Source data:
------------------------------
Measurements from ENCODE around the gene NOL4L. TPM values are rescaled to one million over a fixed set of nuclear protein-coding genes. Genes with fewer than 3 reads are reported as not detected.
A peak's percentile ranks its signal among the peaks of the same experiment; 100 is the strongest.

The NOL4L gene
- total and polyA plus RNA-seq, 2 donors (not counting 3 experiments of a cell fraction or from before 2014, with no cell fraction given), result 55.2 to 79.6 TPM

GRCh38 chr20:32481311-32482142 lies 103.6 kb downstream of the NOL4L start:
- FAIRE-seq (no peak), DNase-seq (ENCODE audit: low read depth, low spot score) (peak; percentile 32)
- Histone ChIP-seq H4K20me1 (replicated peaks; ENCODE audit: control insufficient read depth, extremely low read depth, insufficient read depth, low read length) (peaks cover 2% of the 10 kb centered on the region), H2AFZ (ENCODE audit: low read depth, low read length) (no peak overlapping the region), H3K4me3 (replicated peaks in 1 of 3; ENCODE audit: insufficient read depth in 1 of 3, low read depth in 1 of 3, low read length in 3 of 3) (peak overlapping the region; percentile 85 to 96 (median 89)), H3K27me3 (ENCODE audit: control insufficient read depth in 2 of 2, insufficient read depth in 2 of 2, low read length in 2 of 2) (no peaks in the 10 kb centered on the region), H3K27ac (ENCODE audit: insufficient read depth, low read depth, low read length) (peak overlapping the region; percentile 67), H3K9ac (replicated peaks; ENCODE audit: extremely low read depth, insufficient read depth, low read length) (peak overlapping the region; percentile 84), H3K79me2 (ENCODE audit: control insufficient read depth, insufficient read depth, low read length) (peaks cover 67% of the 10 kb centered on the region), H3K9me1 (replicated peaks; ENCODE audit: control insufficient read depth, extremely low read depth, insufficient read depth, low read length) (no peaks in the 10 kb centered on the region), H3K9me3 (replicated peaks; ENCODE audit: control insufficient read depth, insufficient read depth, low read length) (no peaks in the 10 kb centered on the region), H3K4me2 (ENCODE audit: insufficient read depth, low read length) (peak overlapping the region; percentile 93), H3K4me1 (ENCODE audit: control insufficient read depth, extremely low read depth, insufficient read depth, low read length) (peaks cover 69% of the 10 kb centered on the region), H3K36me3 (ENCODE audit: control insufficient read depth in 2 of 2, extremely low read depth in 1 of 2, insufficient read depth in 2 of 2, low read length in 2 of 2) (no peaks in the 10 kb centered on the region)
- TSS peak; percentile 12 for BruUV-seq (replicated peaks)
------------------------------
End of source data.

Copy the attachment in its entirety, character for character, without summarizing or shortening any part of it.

Measurements from ENCODE around the gene NOL4L. TPM values are rescaled to one million over a fixed set of nuclear protein-coding genes. Genes with fewer than 3 reads are reported as not detected.
A peak's percentile ranks its signal among the peaks of the same experiment; 100 is the strongest.

The NOL4L gene
- total and polyA plus RNA-seq, 2 donors (not counting 3 experiments of a cell fraction or from before 2014, with no cell fraction given), result 55.2 to 79.6 TPM

GRCh38 chr20:32481311-32482142 lies 103.6 kb downstream of the NOL4L start:
- FAIRE-seq (no peak), DNase-seq (ENCODE audit: low read depth, low spot score) (peak; percentile 32)
- Histone ChIP-seq H4K20me1 (replicated peaks; ENCODE audit: control insufficient read depth, extremely low read depth, insufficient read depth, low read length) (peaks cover 2% of the 10 kb centered on the region), H2AFZ (ENCODE audit: low read depth, low read length) (no peak overlapping the region), H3K4me3 (replicated peaks in 1 of 3; ENCODE audit: insufficient read depth in 1 of 3, low read depth in 1 of 3, low read length in 3 of 3) (peak overlapping the region; percentile 85 to 96 (median 89)), H3K27me3 (ENCODE audit: control insufficient read depth in 2 of 2, insufficient read depth in 2 of 2, low read length in 2 of 2) (no peaks in the 10 kb centered on the region), H3K27ac (ENCODE audit: insufficient read depth, low read depth, low read length) (peak overlapping the region; percentile 67), H3K9ac (replicated peaks; ENCODE audit: extremely low read depth, insufficient read depth, low read length) (peak overlapping the region; percentile 84), H3K79me2 (ENCODE audit: control insufficient read depth, insufficient read depth, low read length) (peaks cover 67% of the 10 kb centered on the region), H3K9me1 (replicated peaks; ENCODE audit: control insufficient read depth, extremely low read depth, insufficient read depth, low read length) (no peaks in the 10 kb centered on the region), H3K9me3 (replicated peaks; ENCODE audit: control insufficient read depth, insufficient read depth, low read length) (no peaks in the 10 kb centered on the region), H3K4me2 (ENCODE audit: insufficient read depth, low read length) (peak overlapping the region; percentile 93), H3K4me1 (ENCODE audit: control insufficient read depth, extremely low read depth, insufficient read depth, low read length) (peaks cover 69% of the 10 kb centered on the region), H3K36me3 (ENCODE audit: control insufficient read depth in 2 of 2, extremely low read depth in 1 of 2, insufficient read depth in 2 of 2, low read length in 2 of 2) (no peaks in the 10 kb centered on the region)
- TSS peak; percentile 12 for BruUV-seq (replicated peaks)